Thorsday Drinking: Mead!

Celebrate the day named after the God of Thunder with some drinks he might quaff in Asgard.

Did you know that Thursday is named after Thor? Of course you did. To celebrate Thorsday and in anticipation of the release of Thor tomorrow, I asked the Alamo’s Jim Hughes to do some writing about the beverage the Mighty Thor enjoys the most: mead. -Devin

What comes to mind when you think of mead? Renaissance fairs? King Arthur and his Knights of the Round Table? Norwegian gods tossing back bulls’ horns full of the stuff in the Halls of Asgard? For sure, mead is an ancient beverage, possibly one of the very first fermented drinks in the world. After all, at its most basic it’s just water, honey and yeast, and since honey is ideal yeast fodder who’s to say that, millenia ago, someone didn’t accidentally leave out a jar of said mixture in the sun for a few weeks, come back to find that wild yeasts had got in there and done their magic, tried the brew and found that not only did it taste pretty good, there was a previously unknown, shall we say, light headedness that came with it… and maybe some regrets the following morning.

Despite its long and noble history, mead is hardly a drink of the past. Not only can you buy it in Texas, there are bona fide meaderies right here in the Lone Star State.

The Bell Mountain Winery of Fredericksburg makes Oberhof Mead, aka Texas Wildflower Honey Wine made with honey gathered from the St Edwards Plateau. It has floral and spicy notes, and a subdued sweetness that doesn’t pucker your face.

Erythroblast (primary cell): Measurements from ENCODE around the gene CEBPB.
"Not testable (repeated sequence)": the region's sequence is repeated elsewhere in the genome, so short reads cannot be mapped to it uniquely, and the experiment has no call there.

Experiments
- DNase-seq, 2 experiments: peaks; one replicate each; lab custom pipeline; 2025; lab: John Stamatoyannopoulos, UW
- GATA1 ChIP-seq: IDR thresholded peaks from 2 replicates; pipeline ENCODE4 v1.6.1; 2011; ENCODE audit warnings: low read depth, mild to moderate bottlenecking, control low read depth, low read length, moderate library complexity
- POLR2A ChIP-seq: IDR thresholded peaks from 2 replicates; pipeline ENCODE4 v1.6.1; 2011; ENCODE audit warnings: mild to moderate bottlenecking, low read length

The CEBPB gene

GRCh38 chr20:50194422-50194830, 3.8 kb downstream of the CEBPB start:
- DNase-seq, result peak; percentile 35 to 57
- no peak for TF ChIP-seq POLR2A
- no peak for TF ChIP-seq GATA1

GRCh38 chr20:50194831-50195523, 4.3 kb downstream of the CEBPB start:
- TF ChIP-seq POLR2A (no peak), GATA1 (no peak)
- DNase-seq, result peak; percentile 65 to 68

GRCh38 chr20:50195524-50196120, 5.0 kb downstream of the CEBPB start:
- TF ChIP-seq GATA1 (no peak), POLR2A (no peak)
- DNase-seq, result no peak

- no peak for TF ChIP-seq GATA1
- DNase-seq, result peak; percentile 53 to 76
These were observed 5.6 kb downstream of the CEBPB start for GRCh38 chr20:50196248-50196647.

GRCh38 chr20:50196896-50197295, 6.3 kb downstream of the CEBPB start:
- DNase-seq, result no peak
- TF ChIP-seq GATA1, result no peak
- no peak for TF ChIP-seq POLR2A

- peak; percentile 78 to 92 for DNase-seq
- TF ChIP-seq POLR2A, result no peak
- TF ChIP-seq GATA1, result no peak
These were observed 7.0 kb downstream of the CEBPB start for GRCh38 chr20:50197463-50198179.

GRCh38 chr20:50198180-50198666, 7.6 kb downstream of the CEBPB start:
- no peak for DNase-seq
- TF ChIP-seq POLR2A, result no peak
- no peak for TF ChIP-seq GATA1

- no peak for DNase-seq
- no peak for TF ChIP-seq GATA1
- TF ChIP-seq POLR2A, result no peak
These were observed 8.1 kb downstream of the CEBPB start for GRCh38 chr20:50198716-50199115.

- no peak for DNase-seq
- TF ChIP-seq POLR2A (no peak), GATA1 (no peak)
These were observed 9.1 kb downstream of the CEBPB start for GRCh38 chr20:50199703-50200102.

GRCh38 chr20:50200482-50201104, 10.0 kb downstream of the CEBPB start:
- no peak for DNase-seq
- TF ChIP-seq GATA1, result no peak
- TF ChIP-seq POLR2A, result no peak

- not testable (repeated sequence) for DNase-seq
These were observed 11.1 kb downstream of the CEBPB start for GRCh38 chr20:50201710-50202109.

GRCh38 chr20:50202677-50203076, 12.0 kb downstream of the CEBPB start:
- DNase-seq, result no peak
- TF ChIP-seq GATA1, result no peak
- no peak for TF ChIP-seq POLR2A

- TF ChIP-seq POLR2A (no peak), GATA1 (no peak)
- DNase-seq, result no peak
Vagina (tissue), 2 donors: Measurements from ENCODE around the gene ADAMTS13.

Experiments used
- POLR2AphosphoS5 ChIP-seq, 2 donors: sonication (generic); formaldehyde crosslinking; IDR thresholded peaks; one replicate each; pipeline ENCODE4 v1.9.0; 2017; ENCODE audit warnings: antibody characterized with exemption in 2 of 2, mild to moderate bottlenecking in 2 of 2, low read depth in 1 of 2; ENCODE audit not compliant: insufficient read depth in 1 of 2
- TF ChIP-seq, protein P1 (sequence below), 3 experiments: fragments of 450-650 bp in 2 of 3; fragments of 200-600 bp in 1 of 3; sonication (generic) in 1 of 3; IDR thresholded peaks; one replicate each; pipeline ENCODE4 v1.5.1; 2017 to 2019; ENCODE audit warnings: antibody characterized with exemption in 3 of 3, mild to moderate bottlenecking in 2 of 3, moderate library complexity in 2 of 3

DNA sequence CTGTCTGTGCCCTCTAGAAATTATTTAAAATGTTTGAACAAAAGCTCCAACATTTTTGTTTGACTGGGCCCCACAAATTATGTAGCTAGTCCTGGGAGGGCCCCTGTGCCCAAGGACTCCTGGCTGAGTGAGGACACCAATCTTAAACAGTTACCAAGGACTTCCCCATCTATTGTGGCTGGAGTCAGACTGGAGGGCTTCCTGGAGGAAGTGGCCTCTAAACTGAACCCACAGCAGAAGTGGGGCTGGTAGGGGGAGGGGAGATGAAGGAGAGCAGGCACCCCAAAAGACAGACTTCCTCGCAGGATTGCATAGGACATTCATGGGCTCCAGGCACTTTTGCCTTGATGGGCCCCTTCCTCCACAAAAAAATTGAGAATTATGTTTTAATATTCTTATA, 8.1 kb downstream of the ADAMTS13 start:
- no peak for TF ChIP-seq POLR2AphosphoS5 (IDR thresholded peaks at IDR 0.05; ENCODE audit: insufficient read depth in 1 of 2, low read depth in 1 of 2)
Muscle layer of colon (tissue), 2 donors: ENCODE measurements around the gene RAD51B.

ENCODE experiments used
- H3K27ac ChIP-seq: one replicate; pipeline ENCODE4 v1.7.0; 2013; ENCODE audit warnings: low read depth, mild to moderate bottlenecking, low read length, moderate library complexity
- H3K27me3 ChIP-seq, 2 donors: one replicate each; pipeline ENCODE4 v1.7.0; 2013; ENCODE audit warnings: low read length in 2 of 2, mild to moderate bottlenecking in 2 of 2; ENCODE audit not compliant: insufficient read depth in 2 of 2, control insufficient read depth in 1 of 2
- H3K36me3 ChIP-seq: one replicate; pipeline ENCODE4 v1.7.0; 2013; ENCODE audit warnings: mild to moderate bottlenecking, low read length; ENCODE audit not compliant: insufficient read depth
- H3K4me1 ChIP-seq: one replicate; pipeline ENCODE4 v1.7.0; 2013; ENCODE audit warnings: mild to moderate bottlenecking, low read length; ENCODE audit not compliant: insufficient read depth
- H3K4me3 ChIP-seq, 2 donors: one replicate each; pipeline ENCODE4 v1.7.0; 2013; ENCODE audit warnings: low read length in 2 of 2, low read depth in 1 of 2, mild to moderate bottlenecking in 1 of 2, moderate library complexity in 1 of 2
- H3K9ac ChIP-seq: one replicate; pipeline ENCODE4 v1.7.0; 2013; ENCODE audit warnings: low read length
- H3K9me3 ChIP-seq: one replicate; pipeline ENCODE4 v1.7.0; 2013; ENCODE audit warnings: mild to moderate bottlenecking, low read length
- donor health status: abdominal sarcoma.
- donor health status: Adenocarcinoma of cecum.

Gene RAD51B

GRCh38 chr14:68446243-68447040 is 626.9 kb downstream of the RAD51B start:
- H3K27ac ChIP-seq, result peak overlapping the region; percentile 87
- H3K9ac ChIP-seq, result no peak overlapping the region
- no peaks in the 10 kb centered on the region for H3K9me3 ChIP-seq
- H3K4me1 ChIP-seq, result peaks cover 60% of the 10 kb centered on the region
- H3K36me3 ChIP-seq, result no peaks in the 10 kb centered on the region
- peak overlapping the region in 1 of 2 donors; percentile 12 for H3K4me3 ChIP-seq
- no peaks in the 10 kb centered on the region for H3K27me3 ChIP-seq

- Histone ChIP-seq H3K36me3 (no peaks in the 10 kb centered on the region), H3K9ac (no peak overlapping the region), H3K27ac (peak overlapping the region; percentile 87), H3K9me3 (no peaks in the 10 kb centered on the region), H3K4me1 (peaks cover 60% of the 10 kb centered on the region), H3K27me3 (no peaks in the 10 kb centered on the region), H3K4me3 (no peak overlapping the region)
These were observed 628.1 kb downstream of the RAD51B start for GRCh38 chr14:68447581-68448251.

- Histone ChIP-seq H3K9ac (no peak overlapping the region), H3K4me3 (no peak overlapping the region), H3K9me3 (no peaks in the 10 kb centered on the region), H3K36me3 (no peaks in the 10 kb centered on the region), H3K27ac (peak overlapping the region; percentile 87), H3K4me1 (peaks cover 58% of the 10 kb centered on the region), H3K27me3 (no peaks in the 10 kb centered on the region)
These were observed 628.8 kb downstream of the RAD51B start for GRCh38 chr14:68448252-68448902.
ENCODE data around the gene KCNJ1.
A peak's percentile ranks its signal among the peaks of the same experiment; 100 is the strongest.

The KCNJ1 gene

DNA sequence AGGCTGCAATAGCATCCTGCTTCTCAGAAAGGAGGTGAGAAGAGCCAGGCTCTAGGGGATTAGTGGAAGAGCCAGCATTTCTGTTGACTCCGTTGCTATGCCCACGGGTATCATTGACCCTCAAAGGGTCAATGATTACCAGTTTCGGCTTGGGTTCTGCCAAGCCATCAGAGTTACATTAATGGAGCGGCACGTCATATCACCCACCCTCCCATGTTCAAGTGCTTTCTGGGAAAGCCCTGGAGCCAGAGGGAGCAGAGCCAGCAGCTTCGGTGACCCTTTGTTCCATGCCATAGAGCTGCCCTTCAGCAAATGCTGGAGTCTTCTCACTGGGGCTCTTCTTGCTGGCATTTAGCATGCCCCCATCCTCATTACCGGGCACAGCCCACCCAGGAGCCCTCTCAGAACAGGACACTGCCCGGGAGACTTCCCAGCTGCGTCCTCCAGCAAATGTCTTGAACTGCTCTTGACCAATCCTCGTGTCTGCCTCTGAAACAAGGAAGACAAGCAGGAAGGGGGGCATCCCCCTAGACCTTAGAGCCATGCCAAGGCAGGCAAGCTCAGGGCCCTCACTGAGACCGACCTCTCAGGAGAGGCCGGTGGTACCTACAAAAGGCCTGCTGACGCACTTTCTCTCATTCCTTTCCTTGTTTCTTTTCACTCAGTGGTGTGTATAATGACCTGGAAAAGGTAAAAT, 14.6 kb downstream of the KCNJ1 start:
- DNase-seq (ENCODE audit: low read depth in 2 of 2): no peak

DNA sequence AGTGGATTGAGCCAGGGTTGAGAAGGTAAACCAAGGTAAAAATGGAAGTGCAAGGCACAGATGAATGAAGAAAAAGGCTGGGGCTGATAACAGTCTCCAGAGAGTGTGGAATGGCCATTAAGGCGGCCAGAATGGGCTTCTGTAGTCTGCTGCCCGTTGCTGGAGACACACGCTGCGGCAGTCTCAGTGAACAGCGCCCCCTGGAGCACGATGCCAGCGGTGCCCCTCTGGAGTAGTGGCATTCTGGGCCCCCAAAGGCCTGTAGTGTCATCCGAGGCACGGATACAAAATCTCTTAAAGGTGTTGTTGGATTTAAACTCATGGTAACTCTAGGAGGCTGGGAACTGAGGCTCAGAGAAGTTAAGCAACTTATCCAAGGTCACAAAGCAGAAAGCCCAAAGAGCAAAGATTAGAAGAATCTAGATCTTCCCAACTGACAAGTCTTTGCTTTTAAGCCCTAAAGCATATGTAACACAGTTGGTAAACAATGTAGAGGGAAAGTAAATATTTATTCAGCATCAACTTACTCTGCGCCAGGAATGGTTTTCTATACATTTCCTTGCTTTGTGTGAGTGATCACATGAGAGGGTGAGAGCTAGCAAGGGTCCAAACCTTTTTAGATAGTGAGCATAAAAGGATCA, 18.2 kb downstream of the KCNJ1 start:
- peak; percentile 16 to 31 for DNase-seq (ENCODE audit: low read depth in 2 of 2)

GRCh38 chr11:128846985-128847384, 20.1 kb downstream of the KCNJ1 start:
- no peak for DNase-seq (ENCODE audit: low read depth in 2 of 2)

Texas Meadworks of Seguin makes regular mead as well as a range of melomels - that’s mead fermented with or flavoured with fruit. Apple, peach or blackberry, for instance. They also make a bourbon barrel-aged mead called Honeymoon Bliss. I doubt there’ll be much honeymooning going after the newlyweds have polished off a bottle of this 18% ABV beverage.

The Rohan Meadery (a touch of Tolkien there, perhaps?), out near La Grange, is yet another Texas-based producer of meads and melomels whose website offers a different story on the possible origin of the drink along with their range of fermented honey.

Going further afield (but still to be found on Texas shelves), the Redstone Meadery of Boulder, CO makes regular mead and melomels such as black raspberry and boysenberry. There’s a Vanilla Bean mead too, and mead flavoured with juniper berries (that’s the stuff that gives gin its unmistakable flavour), and even one that’s dry-hopped!

Please enjoy your mead responsibly. Smiting mortals or challenging people to a joust will not go down well with the judge.